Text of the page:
Firstly, your solidarity is meaningless if it is contingent on Palestinian victimhood. Their very existence relies upon the ability to resist against the Zionist project by any means necessary. The alternative is that the Palestinians disappear. The method in which they choose to resist is a tactical decision and armed resistance is justified both morally and under international law. Solidarity is achieved through supporting the Palestinian people in their struggle to rid themselves of the vestiges of colonialism and how they should most effectively undertake this is for them to decide.

It is also worth reiterating that no people on earth have engaged in non-violent resistance for longer than the Palestinians have. At a glance you will observe civil disobedience against the Ottomans, violently repressed; the 1936-39 mass strike and Great Revolt against the British, violently repressed; both Intifadas, violently repressed; decades of demonstrations against the Apartheid Wall, violently repressed; Great March of Return, hundreds of unarmed protesters executed like fish in a barrel and ten thousand others left with life-altering injuries; a movement to boycott and sanction Israel chastised as hate speech, labelled economic terrorism and rapidly becoming legislatively prohibited. 70 years of non-violent resistance against the colonial occupation has been met with crushing violence and systematic repression in order to squash any kind of resistance.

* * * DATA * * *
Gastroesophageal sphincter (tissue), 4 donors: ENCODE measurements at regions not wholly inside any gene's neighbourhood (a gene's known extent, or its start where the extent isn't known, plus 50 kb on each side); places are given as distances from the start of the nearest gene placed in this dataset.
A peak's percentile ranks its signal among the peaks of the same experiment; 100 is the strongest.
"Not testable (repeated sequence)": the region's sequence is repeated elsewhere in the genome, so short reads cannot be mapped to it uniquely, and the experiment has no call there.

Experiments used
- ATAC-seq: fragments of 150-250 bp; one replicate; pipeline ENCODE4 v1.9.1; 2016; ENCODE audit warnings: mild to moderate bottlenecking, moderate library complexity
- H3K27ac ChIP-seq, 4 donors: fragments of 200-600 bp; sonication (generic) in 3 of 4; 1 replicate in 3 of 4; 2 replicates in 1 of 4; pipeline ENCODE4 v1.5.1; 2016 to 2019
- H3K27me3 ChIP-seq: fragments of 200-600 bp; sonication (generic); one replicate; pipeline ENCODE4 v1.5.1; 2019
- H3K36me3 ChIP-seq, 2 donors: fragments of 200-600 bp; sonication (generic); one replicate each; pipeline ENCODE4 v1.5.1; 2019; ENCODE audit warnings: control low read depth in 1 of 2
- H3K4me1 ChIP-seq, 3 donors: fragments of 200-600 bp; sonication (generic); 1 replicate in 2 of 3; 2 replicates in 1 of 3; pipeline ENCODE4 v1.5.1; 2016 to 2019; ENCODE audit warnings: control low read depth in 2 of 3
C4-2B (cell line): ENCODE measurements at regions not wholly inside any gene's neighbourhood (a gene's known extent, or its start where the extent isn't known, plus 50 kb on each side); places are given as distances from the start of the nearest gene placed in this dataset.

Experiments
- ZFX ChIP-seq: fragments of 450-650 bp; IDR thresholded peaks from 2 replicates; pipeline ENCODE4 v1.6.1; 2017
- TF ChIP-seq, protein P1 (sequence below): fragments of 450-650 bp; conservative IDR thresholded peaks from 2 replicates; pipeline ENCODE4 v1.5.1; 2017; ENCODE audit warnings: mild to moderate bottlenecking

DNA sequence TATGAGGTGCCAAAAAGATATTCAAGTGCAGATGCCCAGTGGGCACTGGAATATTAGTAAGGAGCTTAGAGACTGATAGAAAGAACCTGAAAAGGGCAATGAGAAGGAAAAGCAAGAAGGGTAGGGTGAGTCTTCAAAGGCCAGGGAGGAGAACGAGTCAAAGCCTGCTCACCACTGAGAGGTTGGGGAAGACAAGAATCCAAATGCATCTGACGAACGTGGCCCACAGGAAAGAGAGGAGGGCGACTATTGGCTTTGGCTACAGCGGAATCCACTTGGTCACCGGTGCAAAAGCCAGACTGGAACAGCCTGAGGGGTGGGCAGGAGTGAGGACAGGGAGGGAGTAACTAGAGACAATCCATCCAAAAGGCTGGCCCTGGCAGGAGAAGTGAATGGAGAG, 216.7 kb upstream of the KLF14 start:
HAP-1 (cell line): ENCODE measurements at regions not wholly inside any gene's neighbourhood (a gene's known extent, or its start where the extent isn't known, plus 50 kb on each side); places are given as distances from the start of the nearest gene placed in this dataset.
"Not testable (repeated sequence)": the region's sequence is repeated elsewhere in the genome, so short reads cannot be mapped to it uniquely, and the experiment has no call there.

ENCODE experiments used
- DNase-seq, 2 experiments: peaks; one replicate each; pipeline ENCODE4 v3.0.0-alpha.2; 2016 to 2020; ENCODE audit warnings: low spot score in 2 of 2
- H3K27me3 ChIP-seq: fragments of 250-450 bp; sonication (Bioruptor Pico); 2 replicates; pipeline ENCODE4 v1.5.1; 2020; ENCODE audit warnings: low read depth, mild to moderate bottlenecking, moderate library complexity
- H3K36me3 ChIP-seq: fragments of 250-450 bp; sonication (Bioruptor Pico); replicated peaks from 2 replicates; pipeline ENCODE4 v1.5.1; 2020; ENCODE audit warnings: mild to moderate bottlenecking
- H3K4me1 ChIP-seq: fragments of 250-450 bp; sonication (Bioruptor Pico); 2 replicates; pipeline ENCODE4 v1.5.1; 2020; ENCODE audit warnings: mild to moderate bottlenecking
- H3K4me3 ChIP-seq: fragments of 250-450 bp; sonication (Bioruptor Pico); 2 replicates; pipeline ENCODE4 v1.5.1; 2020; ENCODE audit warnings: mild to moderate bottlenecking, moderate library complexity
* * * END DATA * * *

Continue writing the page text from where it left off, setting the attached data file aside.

Associated Press and Al Jazeera offices destroyed amongst others in a mixed use building.

Secondly, be cautious of those who talk about peace without talking about justice. Or peace as merely the absence of the crushing violence we are currently witnessing. Every single thing about the colonization of Palestine has been oppressive and violent. 73 years on from their ethnic cleansing, Palestinians in Israel, live under conditions of apartheid and institutionalized discrimination; Palestinians in the “West Bank” live under military occupation and witness their land disappearing before their eyes due to the proliferation of illegal Israeli settlements; Palestinians in Gaza live under a genocidal military siege making it the most uninhabitable place on earth; and Palestinians in Lebanon and Jordan remain in refugee camps, which were first inhabited by their great-grandparents, and still denied the right of return. 

Those who apologize or defend Israel would have you believe that the conditions identified above are peaceful. Peace for them is Palestinian capitulation. What they mean by peace is the peace of mind that when they go sunbathing on Tel Aviv beach, they won’t be disturbed by rocket sirens. That their Mediterranean holiday plans won’t be interrupted by children in Gaza being blown into pieces. They would prefer that Gaza suffocates quietly and that Israel’s theft of Palestine be done piece by piece. Of course, it’s harder to masquerade as progressive when their “birth right” is predicated on the erasure of another.